Conversely, if all the atoms that comprised the original ship have been replaced, can we say it’s still the original? One might contend that this situation occurs in the human body. Our bodies replace 330 billion cells every day. Based on these numbers, the mass in our forms is replaced every 80 to 100 days. Some cells last longer than others, so some scientists have asserted we can view new constituent atoms in a human body approximately every seven years. Most people would view themselves as the same individual, despite new “parts,” so perhaps we can view the Ship of Theseus the same way. However, do we view ourselves as the same individual because we buy this side of the argument or do our minds, consciousnesses, or souls provide the string to remain a constant form? If you buy this argument, does the Ship of Theseus have a spirit that binds it through new parts?

This paradox defies an easy solution.

A millennium after Plutarch, philosopher Thomas Hobbes provided another wrinkle.

Bust of Plutarch
Thomas Hobbes by John Michael Wright

In “Of Identity and Difference,” Hobbes wrote:

“For if that Ship of Theseus were, after all the Planks were changed, the same Numerical Ship it was at the beginning; and if some Man had kept the Old Planks as they were taken out, and by putting them afterward together in the same order, had again made a Ship of them, this, without doubt, had also been the same Numerical Ship with that which was at the beginnings and so there would have been two Ships Numerically the same, which is absurd… But we must consider by what name anything is called when we inquire concerning the Identity of it… so that a Ship, which signifies Matter so figured, will be the same, as long as the Matter remains the same; but if no part of the Matter is the same, then it is Numerically another Ship; and if part of the Matter remains, and part is changed, then the Ship will be partly the same, and partly not the same.”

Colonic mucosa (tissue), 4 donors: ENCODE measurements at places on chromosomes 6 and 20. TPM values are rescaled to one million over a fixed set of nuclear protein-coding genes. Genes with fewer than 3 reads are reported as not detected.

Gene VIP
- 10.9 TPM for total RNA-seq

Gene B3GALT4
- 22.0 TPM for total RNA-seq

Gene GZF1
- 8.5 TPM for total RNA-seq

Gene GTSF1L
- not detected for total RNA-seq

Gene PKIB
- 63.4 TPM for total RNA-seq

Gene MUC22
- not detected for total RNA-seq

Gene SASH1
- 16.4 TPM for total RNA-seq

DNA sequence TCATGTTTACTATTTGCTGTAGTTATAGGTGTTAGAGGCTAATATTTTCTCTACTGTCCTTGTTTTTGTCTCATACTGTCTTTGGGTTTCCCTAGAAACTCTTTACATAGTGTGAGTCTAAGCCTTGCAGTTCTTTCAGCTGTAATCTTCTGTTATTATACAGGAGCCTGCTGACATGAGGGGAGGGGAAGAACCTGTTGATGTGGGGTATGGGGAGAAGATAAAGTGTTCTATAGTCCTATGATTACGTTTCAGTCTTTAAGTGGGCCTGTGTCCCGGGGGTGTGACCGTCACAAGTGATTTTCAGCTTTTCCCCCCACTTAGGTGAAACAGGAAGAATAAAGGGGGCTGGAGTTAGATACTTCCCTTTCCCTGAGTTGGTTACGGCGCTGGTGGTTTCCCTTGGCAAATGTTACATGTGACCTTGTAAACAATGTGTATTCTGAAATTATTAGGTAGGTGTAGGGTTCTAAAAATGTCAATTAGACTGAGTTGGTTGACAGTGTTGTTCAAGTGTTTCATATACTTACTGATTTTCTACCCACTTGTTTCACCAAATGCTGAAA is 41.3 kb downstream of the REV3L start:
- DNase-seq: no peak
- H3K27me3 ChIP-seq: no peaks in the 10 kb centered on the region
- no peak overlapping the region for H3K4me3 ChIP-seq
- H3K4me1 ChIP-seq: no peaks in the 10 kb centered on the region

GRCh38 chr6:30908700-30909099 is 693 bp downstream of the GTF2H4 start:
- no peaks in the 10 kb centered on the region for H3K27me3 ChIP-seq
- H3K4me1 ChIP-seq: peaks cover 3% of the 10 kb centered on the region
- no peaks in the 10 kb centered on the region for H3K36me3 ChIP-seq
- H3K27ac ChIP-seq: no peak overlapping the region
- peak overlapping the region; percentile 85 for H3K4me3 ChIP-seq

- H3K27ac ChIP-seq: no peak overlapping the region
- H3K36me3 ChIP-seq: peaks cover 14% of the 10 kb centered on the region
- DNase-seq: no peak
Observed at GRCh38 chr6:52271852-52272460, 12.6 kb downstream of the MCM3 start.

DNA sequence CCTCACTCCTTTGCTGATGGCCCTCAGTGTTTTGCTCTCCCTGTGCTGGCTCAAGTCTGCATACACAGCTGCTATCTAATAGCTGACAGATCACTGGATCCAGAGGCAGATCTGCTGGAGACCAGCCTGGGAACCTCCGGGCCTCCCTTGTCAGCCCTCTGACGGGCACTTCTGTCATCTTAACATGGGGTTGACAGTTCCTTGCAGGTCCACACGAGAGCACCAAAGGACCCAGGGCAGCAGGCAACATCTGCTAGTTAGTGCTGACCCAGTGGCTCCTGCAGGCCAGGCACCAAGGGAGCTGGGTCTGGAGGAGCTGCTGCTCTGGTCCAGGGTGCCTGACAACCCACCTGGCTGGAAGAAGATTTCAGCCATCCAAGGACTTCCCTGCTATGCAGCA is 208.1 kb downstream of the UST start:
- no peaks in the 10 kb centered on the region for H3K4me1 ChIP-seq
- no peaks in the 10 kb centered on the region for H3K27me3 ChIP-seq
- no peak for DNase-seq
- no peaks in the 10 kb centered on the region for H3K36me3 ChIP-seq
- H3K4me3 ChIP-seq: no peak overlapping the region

Hobbes envisions someone collecting the rotting wood as it’s replaced. When the entire ship is composed of new parts, someone takes the old pieces and makes a new ship with the original blocks. Is this second ship actually the original? Do two Ships of Theseus now exist? Hobbes asserts the idea absurd that both ships be considered the Ship of Theseus, but which should now be considered the proper item? 

In the Hobbes quote above, he refers to “numerical” identity, as opposed to “descriptive” identity. Descriptive identity refers to two objects that contain all the same traits. Numerical identity pertains to a singularity. If two terms – for example, “Didier Drogba” and “Greatest of All Time” – refer to the same individual, they are numerically identical. Two red cars of the same make, model, and year are descriptively identical but not numerically identical.

A fresco in Pompeii featuring Theseus leaving Crete

An in-depth examination of this quandary could balloon. Dozens of famous philosophers have tackled the topic, and dozens of proposed solutions exist. Many arrive at the idea that material constitution is not identity, that form and purpose matter most. Others believe the paradox arises in the human mind and not the material world (i.e. no paradox of matter exists; we “see” the problem). Still, others lean on the problem of language: is the ship a thing or an organizational schematic? Some philosophers divide the parts of the ship or ships into “time-slices,” arguing that two ships existed at all times.